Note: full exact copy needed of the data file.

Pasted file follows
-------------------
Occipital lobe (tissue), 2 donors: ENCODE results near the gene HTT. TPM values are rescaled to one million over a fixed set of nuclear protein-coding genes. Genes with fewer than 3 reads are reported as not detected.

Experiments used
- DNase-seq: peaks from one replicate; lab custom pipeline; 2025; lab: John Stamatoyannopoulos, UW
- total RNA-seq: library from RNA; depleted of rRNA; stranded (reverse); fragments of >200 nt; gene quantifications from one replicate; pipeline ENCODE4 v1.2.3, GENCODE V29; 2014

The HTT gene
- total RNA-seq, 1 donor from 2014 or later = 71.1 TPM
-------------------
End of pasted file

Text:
Occipital lobe (tissue), 2 donors: ENCODE results near the gene HTT. TPM values are rescaled to one million over a fixed set of nuclear protein-coding genes. Genes with fewer than 3 reads are reported as not detected.

Experiments used
- DNase-seq: peaks from one replicate; lab custom pipeline; 2025; lab: John Stamatoyannopoulos, UW
- total RNA-seq: library from RNA; depleted of rRNA; stranded (reverse); fragments of >200 nt; gene quantifications from one replicate; pipeline ENCODE4 v1.2.3, GENCODE V29; 2014

The HTT gene
- total RNA-seq, 1 donor from 2014 or later = 71.1 TPM